2. Questions and Answers

Question:
Regarding the information protection agreement which you just mentioned, do you expect that such agreement will be beneficial to Japan in terms of information gathering activities in North Africa?

Minister:
Japan is planning to deploy defense attach?s to various North African countries during this fiscal year. Italy has been deeply involved with these countries historically and culturally. It will be vital to exchange information between the military forces of Japan and those countries. It is particularly important for military forces to exchange information concerning terrorism and other regional security issues via deployed defense attach?s.

Question:
Has the timetable for concluding the information protection agreement already been set?

Minister:
The Italian side told me that they want to conclude it as soon as possible. Since we are planning to deploy defense attach?s by the end of this fiscal year, we, too, would like to set up a legal framework to protect information so that deployed personnel can immediately and fully engage in their duties.

Question:
May I interpret that the information protection agreement will not only concern the information handled by defense attach?s but also the information exchanged between Japanese and Italian defense authorities?

Minister:
Our intention is to conclude an agreement to protect information shared between the defense authorities of the two countries. Since such defense-related information will be shared within each country involved, we are aiming to develop a solid framework which encourages information sharing between the two countries.

Question:
Did you reach an agreement today to set a stage for negotiations in the near future?

Minister:
Yes, and the Italian side is aiming to conclude the agreement very soon.

Question:
You mentioned bilateral cooperation in the area of defense technologies. Does this cooperation include joint development of defense equipment?

Minister:
We did not hold an in-depth discussion to cover said aspect. At the meeting today, I explained to the Italian side the new principles Japan recently adopted concerning the transfer of defense equipment in connection with future defense cooperation. They expressed high interest in this regard.

Question:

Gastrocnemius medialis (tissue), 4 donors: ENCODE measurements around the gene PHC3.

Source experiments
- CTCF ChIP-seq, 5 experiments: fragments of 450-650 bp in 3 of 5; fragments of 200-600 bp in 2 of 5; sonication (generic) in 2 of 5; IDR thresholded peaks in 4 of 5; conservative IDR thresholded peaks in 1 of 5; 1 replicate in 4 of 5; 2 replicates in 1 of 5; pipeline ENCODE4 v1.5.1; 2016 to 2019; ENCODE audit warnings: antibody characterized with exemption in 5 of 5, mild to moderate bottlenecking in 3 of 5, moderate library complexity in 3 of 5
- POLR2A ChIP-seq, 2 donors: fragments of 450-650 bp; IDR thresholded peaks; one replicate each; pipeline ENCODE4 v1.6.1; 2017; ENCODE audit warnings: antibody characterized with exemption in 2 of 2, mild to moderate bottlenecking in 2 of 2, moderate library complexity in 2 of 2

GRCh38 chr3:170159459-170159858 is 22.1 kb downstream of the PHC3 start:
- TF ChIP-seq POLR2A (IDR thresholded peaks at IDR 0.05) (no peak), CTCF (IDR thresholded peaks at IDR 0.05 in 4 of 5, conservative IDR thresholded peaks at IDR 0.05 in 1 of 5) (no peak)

Are there any specific kinds of defense equipment you personally consider are important in defense cooperation with Italy?

Minister:
Like Japan, Italy is a maritime nation. It has extensive territorial waters, and has been dealing with many refugees near it since the Arab Spring. In addition, some of its neighboring countries across the shore are in conflicts. Italy has a well developed surveillance system to deal with those issues. Therefore, I expect that Japan can gain valuable insight from the kinds of equipment the Italian force is using for national defense.

Question:
How exactly in your own words did you explain the ongoing discussion concerning the right to collective self-defense?

Minister:
I used the realistic scenario which has been discussed by the Advisory Panel on Reconstruction of the Legal Basis for Security. Suppose the situation in which Aegis destroyers from the United States are deployed for the defense of Japan against North Korea's missiles. If the U.S. Aegis destroyers are attacked before Japan, it would be very difficult for Japan to defend the U.S. ships. I explained to the Italian side today about the ongoing discussion in Japan to prepare for security issues that Japan might encounter in the future. In response, the Italian Defense Minister deeply nodded and cited the clause on the renunciation of war in the Italian Constitution, which is also stated in the Japanese Constitution in a similar manner. Then she suggested some case examples in which military force can be exercised based on the right to collective self-defense within the limitation of the Constitution.